5 auto maintenance issues you can’t afford to overlook

5 auto maintenance issues you can’t afford to overlook

Most of us know that vehicles need regular oil changes.

But if your maintenance starts and stops with an oil change, you could be in for a bumpy ride.

There are many other maintenance issues highly rated mechanics say drivers commonly ignore.

Angie’s List got the grease from multiple auto professionals to come up with a list of five maintenance issues you shouldn’t ignore.

Rotating tires, checking pressure

Nothing causes tire wear quicker than forgetting to rotate them, highly rated auto service providers tell us.

They recommend rotating tires every six months or 5,000 miles. Rotating helps the tread wear more evenly and improves gas mileage.

“It will also really prolong the life of your tires,” says David Becker, owner of highly rated Wheeling Auto Center in Arlington Heights, Illinois. Some auto shops rotate for free, while others charge a small fee, typically no more than $25.

Auto experts also tell us it’s important to check the tire’s pressure. Low or uneven tire pressure can create uneven wear on the tread and will burn more gas.

Proper fluid levels

Engine oil isn’t the only fluid drivers should keep tabs on, auto mechanics say.

Car owners should change engine coolant in intervals based on the manufacturer’s recommendations in their owner’s manual. The coolant’s job is to prevent water from freezing in the winter and overheating in the summer, as well as fighting engine corrosion.

“If left unattended, the (properties) change and the coolant becomes corrosive and leaks can occur, as well as damage to metal components in the engine,” says Stan Creech, owner of highly rated Creech Import Repair in Raleigh, North Carolina.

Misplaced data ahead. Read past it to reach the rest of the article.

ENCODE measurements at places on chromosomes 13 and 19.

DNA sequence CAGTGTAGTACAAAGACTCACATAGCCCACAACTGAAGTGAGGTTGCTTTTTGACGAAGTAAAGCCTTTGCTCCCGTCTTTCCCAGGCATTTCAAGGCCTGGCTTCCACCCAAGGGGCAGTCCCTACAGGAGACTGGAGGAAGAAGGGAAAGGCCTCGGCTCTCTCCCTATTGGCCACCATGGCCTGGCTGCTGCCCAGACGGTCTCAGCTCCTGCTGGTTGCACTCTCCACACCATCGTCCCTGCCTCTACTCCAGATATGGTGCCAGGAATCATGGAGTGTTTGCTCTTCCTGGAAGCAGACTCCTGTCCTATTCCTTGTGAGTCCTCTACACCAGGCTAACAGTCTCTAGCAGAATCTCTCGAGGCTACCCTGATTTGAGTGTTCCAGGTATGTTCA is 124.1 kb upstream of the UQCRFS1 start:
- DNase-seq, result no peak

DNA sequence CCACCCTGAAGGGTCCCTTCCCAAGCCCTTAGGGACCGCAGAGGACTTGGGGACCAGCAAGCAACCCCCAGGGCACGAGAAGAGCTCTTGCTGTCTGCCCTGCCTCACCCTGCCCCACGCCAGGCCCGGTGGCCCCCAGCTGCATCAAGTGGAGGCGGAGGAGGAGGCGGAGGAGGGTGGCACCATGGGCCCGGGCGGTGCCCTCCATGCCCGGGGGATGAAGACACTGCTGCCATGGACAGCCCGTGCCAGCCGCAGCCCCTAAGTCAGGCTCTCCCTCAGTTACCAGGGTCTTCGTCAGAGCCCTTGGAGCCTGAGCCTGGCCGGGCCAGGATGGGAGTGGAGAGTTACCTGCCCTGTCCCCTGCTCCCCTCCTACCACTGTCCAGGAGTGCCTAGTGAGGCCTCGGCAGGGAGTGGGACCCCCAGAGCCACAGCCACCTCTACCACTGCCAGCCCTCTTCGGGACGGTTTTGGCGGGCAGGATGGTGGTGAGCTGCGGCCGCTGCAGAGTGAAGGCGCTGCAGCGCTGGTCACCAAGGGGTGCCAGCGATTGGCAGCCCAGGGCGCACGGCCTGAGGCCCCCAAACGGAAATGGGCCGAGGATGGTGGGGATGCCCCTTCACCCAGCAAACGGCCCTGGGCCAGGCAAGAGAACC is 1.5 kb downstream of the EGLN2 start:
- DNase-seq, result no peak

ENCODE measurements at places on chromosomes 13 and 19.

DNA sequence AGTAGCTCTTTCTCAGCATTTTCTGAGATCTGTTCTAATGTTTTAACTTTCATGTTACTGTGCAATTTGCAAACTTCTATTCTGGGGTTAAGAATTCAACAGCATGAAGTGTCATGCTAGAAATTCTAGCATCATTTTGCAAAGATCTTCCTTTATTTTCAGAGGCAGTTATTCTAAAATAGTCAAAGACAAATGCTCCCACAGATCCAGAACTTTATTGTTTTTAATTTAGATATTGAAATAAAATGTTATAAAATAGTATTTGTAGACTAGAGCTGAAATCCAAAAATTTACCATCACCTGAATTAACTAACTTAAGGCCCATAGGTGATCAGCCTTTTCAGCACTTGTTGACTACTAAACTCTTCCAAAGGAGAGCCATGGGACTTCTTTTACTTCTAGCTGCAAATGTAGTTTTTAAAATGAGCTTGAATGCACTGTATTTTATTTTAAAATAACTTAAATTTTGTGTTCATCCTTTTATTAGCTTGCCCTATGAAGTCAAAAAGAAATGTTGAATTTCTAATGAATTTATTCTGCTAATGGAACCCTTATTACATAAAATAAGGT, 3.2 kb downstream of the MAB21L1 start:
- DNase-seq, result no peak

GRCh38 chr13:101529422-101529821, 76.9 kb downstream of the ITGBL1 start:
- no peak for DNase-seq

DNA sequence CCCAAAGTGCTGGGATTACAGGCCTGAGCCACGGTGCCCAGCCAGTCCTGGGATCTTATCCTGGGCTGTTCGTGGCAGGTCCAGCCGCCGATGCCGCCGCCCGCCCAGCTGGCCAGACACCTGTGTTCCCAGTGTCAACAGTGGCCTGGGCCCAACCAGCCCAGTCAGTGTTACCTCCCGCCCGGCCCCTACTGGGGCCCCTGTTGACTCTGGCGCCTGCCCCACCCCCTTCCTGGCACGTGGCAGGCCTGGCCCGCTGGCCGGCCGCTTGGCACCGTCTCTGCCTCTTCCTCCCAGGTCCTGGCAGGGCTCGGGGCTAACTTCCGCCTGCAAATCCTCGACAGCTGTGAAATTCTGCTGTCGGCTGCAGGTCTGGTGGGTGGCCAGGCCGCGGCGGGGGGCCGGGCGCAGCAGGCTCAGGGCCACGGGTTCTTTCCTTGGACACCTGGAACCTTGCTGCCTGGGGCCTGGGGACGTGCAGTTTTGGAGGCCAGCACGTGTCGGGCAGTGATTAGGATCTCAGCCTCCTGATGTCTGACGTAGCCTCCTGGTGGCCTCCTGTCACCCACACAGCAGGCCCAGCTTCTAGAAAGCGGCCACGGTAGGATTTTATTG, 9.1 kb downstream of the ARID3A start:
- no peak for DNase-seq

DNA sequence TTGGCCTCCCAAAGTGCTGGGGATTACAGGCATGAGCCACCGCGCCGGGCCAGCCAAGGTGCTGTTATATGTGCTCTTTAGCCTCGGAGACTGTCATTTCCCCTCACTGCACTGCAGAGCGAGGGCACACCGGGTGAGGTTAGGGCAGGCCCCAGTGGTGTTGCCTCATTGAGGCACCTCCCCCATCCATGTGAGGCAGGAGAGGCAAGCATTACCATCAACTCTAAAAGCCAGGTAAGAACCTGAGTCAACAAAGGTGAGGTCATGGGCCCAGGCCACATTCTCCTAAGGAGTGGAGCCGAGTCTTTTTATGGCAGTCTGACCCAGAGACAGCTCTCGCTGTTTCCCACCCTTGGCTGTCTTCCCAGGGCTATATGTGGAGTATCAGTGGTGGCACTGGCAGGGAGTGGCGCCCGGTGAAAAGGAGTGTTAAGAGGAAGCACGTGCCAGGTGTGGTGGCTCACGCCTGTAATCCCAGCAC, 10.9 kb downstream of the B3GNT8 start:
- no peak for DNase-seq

Experts recommend changing coolant every two years or 24,000 miles in most vehicles.

It’s also important to periodically change the transmission and power steering fluids, according to the owner’s manual guidelines. Over time, these fluids get dirty and need replaced in order to properly lubricate moving parts.

A transmission fluid change costs about $100 and should be done every 20,000 to 60,000 miles, based on manufacturers’ recommendations, mechanics say.

Change your power steering fluid about every 50,000 miles, Creech says. He adds power steering fluid becomes dirty over time, which causes seal leaks. Changing the fluid will ensure the parts are in good working order for optimum steering.

Comprehensive inspection

A comprehensive inspection is critical before buying a car, but it’s something you should also include as part of your car’s general maintenance, auto experts say.

“The biggest thing you can do is get a full inspection every 15,000 miles,” Becker says.

A complete inspection should include checking all the car’s critical safety components — inside and out.

Angie’s List members report spending between $50 and $200 for an inspection, on average.

Wiper blades

This sounds simple, but it’s something we often overlook, mechanics say.

Poorly performing blades can significantly limit vision during inclement weather such as snow and rain, especially at night.

Some mechanics recommend changing blades twice a year, but it depends on where you live, they say. A hot, sunny climate causes the rubber on blades to dry, while ice causes it to crack.

Jeff Gunning, service manager at highly rated Addison Auto Repair & Body Shop in Denver, says if the wipers are worn or torn and leaving streaking behind, they likely need replaced.

New blades typically cost about $10 to $20.

Timing, drive belts

Unfortunately, there is no way to know when your timing belt might go out; it usually just breaks. Most manufacturers don’t recommend time or mileage interval to replace it.

The average lifespan of a timing belt — whose job is to open and close the engine’s valves — is between 50,000 and 100,000 miles.

A timing belt costs $500 to $900 to replace but can cost much more if it breaks and causes damage to valves, pistons or the water pump.

A drive belt transfers power from the engine’s revolutions to the alternator, water pump and air conditioning. A new belt costs $75 to $200, depending on your vehicle type.

“We recommend inspecting them every oil change,” Creech says.